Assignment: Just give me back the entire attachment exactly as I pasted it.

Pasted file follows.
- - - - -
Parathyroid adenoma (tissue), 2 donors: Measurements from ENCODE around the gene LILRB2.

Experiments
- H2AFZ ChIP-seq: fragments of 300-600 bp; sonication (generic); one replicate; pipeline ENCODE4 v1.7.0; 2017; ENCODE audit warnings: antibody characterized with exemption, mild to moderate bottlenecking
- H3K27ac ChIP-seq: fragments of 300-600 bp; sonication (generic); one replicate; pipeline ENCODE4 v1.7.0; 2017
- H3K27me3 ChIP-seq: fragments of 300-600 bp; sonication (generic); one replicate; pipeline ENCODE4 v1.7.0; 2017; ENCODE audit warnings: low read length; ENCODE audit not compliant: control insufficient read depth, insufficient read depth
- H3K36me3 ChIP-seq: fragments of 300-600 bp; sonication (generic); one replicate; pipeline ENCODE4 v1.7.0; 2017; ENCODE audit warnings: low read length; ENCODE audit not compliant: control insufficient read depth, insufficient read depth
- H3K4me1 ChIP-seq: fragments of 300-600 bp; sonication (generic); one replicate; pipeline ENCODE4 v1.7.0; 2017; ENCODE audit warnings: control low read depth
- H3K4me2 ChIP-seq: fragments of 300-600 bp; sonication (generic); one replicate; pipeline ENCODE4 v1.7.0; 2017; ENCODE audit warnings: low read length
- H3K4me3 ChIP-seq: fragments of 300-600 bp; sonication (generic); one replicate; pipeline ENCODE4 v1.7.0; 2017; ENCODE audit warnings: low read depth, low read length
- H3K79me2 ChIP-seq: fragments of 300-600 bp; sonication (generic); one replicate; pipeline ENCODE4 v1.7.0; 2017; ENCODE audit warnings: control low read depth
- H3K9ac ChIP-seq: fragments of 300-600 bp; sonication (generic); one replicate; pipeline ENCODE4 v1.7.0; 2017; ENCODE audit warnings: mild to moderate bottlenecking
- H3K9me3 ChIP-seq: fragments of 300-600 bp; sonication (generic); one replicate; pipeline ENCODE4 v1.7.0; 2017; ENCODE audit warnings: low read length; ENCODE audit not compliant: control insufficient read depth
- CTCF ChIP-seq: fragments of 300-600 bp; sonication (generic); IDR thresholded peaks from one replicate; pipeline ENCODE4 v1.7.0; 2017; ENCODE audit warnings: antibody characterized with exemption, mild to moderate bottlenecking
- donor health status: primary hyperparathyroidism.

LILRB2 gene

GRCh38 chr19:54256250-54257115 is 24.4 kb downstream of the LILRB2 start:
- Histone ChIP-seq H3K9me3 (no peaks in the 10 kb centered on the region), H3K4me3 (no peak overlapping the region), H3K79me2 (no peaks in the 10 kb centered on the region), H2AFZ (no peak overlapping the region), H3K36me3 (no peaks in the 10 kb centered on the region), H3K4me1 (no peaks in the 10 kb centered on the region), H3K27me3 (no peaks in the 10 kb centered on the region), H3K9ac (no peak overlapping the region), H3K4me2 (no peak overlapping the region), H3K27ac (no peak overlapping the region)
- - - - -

Parathyroid adenoma (tissue), 2 donors: Measurements from ENCODE around the gene LILRB2.

Experiments
- H2AFZ ChIP-seq: fragments of 300-600 bp; sonication (generic); one replicate; pipeline ENCODE4 v1.7.0; 2017; ENCODE audit warnings: antibody characterized with exemption, mild to moderate bottlenecking
- H3K27ac ChIP-seq: fragments of 300-600 bp; sonication (generic); one replicate; pipeline ENCODE4 v1.7.0; 2017
- H3K27me3 ChIP-seq: fragments of 300-600 bp; sonication (generic); one replicate; pipeline ENCODE4 v1.7.0; 2017; ENCODE audit warnings: low read length; ENCODE audit not compliant: control insufficient read depth, insufficient read depth
- H3K36me3 ChIP-seq: fragments of 300-600 bp; sonication (generic); one replicate; pipeline ENCODE4 v1.7.0; 2017; ENCODE audit warnings: low read length; ENCODE audit not compliant: control insufficient read depth, insufficient read depth
- H3K4me1 ChIP-seq: fragments of 300-600 bp; sonication (generic); one replicate; pipeline ENCODE4 v1.7.0; 2017; ENCODE audit warnings: control low read depth
- H3K4me2 ChIP-seq: fragments of 300-600 bp; sonication (generic); one replicate; pipeline ENCODE4 v1.7.0; 2017; ENCODE audit warnings: low read length
- H3K4me3 ChIP-seq: fragments of 300-600 bp; sonication (generic); one replicate; pipeline ENCODE4 v1.7.0; 2017; ENCODE audit warnings: low read depth, low read length
- H3K79me2 ChIP-seq: fragments of 300-600 bp; sonication (generic); one replicate; pipeline ENCODE4 v1.7.0; 2017; ENCODE audit warnings: control low read depth
- H3K9ac ChIP-seq: fragments of 300-600 bp; sonication (generic); one replicate; pipeline ENCODE4 v1.7.0; 2017; ENCODE audit warnings: mild to moderate bottlenecking
- H3K9me3 ChIP-seq: fragments of 300-600 bp; sonication (generic); one replicate; pipeline ENCODE4 v1.7.0; 2017; ENCODE audit warnings: low read length; ENCODE audit not compliant: control insufficient read depth
- CTCF ChIP-seq: fragments of 300-600 bp; sonication (generic); IDR thresholded peaks from one replicate; pipeline ENCODE4 v1.7.0; 2017; ENCODE audit warnings: antibody characterized with exemption, mild to moderate bottlenecking
- donor health status: primary hyperparathyroidism.

LILRB2 gene

GRCh38 chr19:54256250-54257115 is 24.4 kb downstream of the LILRB2 start:
- Histone ChIP-seq H3K9me3 (no peaks in the 10 kb centered on the region), H3K4me3 (no peak overlapping the region), H3K79me2 (no peaks in the 10 kb centered on the region), H2AFZ (no peak overlapping the region), H3K36me3 (no peaks in the 10 kb centered on the region), H3K4me1 (no peaks in the 10 kb centered on the region), H3K27me3 (no peaks in the 10 kb centered on the region), H3K9ac (no peak overlapping the region), H3K4me2 (no peak overlapping the region), H3K27ac (no peak overlapping the region)